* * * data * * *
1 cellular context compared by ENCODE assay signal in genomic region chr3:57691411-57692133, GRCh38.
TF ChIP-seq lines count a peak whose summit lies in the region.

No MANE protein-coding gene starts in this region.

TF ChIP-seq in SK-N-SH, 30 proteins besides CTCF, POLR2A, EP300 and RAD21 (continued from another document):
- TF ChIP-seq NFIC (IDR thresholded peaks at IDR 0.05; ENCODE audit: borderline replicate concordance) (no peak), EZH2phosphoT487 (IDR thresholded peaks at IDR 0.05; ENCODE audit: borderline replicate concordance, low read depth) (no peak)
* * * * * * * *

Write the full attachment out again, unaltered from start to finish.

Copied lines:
1 cellular context compared by ENCODE assay signal in genomic region chr3:57691411-57692133, GRCh38.
TF ChIP-seq lines count a peak whose summit lies in the region.

No MANE protein-coding gene starts in this region.

TF ChIP-seq in SK-N-SH, 30 proteins besides CTCF, POLR2A, EP300 and RAD21 (continued from another document):
- TF ChIP-seq NFIC (IDR thresholded peaks at IDR 0.05; ENCODE audit: borderline replicate concordance) (no peak), EZH2phosphoT487 (IDR thresholded peaks at IDR 0.05; ENCODE audit: borderline replicate concordance, low read depth) (no peak)